What is the hypothesis and importance

Cardiovascular disease is the number one cause of mortality and morbidity in the United
States. Among the risk factors for cardiovascular disease is obesity which is increasing
in prevalence and severity in children and adolescents. This can lead to “metabolic
syndrome” which includes high blood pressure, hypercholesterolemia, and insulin
resistance, the fore-runner of diabetes. Obesity increases the risk of damage to the heart
and blood vessels.
We hypothesize that obesity in adolescents is associated with early changes in very
small blood vessels and in the actions of the nervous system. We will test this by using
lasers that measure blood flow in the small vessels of the skin before and after
maneuvers that assess how blood vessels work. These will include the use of tiny tubes
placed within the skin. We will measure the way the nervous system is activated at rest
and with simple forms of stress in obesity by measuring nerve activity in the leg
peripheral nerve.
Results will determine whether abnormal blood vessel and nervous system responses
are present early during obesity. This would imply a need for intervention long before
there are obvious circulation findings.




    What are the symptoms and findings in patients

    We are recruiting overweight young people. Some may have a condition called "metabolic syndrome" in which there is increased cholesterol, high blood pressure and obesity associated with insulin resistance, a condition that can be diagnosed with simple blood tests. Metabolic syndrome places these young folk at much increased risk for cardiovascular disease.



    What is the goal of the study

    Obesity is a major risk for cardiovascular disease and is increasing in prevalence and severity in the
    United States in all age groups, especially children and adolescents. Obesity causes the Metabolic
    Syndrome which is driven by microvascular inflammation, oxidative stress, activation of the angiotensin-II (ANG-II), reduced bioavailable nitric oxide (NO) and sympathetic activation. Studying obesity in the young provides a natural window into the mechanisms involved in the early stages of these diseases. Evidence suggests that the cardiovascular deficits associated with obesity first appear in the microcirculation and later as macrocirculatory phenomena along with signs of overt disease such as hypertension and atherogenesis. We hypothesize that obesity in adolescents is associated with early microvascular evidence of abnormalities in endothelial NO (eNO), neuronal NO (nNO) and Ang-II that can precede the onset of increased central sympathetic outflow, systemic hypertension and the metabolic syndrome.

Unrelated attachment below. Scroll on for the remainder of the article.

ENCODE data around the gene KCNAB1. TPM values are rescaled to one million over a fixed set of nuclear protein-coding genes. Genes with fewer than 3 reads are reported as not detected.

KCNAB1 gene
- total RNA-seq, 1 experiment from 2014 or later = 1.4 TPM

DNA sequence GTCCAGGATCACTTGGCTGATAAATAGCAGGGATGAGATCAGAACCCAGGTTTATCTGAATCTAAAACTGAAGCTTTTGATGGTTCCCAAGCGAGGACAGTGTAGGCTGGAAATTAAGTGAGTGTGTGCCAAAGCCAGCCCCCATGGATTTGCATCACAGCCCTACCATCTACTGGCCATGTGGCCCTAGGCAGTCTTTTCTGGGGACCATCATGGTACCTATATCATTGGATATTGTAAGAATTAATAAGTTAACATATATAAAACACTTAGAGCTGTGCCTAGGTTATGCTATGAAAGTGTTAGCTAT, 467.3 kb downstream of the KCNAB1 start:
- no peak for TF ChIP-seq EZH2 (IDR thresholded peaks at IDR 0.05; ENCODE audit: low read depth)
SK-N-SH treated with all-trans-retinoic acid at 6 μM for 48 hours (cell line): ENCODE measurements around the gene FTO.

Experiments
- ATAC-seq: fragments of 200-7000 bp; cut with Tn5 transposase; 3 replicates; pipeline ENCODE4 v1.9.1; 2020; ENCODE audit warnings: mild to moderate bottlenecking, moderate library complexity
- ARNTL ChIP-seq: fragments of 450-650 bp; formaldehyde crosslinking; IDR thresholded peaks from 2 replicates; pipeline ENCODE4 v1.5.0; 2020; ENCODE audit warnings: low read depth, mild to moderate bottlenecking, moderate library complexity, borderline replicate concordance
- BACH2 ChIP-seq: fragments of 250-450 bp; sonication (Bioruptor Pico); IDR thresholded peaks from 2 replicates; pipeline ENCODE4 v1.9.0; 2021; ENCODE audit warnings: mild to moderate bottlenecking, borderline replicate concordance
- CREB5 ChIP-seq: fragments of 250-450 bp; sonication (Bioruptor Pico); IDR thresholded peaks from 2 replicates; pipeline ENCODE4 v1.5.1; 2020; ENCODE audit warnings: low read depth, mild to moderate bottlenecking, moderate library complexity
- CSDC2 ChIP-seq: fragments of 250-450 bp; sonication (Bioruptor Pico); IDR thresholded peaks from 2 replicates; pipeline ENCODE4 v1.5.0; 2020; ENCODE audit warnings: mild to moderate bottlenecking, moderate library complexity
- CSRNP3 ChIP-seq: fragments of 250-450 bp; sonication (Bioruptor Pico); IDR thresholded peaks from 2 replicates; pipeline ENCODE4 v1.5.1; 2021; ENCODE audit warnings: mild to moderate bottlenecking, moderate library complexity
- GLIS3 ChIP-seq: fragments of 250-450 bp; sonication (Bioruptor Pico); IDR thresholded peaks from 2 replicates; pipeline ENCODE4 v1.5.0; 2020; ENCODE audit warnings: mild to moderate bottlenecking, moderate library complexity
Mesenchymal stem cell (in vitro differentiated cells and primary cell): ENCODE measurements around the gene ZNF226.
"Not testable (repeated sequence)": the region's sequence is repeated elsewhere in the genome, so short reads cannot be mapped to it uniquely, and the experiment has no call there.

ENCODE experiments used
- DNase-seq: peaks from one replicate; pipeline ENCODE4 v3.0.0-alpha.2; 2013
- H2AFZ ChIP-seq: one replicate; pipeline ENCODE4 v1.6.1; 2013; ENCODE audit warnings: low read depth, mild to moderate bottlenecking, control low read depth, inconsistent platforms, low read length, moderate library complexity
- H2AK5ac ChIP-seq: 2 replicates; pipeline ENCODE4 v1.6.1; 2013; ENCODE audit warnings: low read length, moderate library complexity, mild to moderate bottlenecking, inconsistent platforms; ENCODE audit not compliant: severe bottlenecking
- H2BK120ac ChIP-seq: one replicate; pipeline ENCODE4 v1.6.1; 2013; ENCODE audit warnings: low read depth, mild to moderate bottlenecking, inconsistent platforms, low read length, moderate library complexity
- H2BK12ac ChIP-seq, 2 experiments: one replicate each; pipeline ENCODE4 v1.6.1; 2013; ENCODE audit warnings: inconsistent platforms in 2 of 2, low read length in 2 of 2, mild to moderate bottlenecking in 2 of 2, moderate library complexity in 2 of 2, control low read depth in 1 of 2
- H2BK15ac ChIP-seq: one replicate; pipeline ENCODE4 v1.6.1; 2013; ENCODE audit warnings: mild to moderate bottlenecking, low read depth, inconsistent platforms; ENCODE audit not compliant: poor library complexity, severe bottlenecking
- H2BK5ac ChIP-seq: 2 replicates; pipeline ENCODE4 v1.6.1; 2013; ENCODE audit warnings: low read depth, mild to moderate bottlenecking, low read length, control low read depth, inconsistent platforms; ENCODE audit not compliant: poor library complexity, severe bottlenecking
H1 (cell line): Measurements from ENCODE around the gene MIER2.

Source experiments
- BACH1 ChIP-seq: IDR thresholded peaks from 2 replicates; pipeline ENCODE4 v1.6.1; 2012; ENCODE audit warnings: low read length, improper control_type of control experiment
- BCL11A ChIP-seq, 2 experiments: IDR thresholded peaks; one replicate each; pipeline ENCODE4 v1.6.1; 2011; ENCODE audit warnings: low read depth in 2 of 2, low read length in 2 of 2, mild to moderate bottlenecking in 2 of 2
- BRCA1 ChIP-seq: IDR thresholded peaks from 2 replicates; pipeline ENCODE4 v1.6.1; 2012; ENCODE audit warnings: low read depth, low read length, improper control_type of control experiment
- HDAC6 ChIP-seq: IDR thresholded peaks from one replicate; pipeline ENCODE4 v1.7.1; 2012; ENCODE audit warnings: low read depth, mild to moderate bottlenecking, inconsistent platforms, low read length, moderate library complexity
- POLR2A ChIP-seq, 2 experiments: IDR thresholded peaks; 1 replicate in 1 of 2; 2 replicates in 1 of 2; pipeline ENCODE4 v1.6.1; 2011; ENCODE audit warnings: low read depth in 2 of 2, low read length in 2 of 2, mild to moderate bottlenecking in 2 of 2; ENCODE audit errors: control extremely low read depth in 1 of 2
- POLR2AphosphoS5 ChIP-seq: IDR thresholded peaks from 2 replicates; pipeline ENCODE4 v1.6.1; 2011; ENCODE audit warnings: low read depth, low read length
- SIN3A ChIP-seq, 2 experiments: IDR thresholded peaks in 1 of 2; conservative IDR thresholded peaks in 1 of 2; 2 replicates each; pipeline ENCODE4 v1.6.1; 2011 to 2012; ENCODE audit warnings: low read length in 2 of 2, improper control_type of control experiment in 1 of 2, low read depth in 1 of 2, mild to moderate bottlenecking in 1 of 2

To test the hypothesis we will identify and recruit 60 obese teenagers aged 14-21 years of both genders with a body mass index greater than 95%tile for their age and sex and 20 healthy, lean age and sex matched volunteers from an adolescent medicine practice that services Westchester, NY. We will recruit 20 obese subjects with metabolic syndrome and 20 obese subjects without metabolic syndrome. We will evaluate for comorbid or confounding medical conditions. Groups will be screened for diabetes, hyperinsulinemia, dyslipidemia, fatty liver and blood pressure.
    1. We will test the hypothesis that microvascular eNO and nNO bioavailability, and Ang-II/NO
    interactions are impaired in all obese children but not in control subjects. We will use laser Doppler
    Flowmetry (LDF) and acetylcholine dose-response obtained by intradermal microdialysis as a
    bioassay of eNO, LDF and local heating to 42oC as a bioassay of nNO, and repeat these bioassays during perfusion of losartan.
    2. We will test the hypothesis that hypertension and sympathetic outflow are increased in metabolic
    syndrome and are related to nNO and angiotensin activity by performing peroneal microneurography
    (muscle sympathetic nerve activity or MSNA) and measurements of spontaneous beat-to-beat BP
    and RR interval during Aim 1. We will therefore directly measure sympathetic outflow, relate it to local circulatory responses and regional peripheral resistance and obtain estimates of cardiovagal and sympathetic baroreflex.
    3. We will test the hypothesis that the response to classic sympathetic stressors, incremental tilt testing, exercise pressor reflex (static handgrip), and cold pressor test are impaired in all obese children but not in control subjects.

    Significance: Results will determine whether abnormal NO and Ang-II dependent microcirculatory
    responses, and abnormal sympathetic stress responses are present early in the course of obesity
    indicating a need for intervention long before the more pernicious effects of metabolic syndrome



    What can your own doctor do

    We will ask for the active participation of your doctor who can rule out other illnesses that may complicate obesity. We will ask your permission and for you doctor's permission to see an adolescent medical doctor, Dr Kelly Bethea, who is participating in this study. In particular, Dr. Bethea will  perform physical examinations and tests for metabolic syndrome which are essential to the study.

    Many of the tests we will be performing are not ordinarily available to your doctor. They are, however, all approved ways of measuring how blood vessels and nerves work. The tests performed during the study may help us determine whether any specific treatment is useful for you. We will provide you and your doctor with test results and treatment information.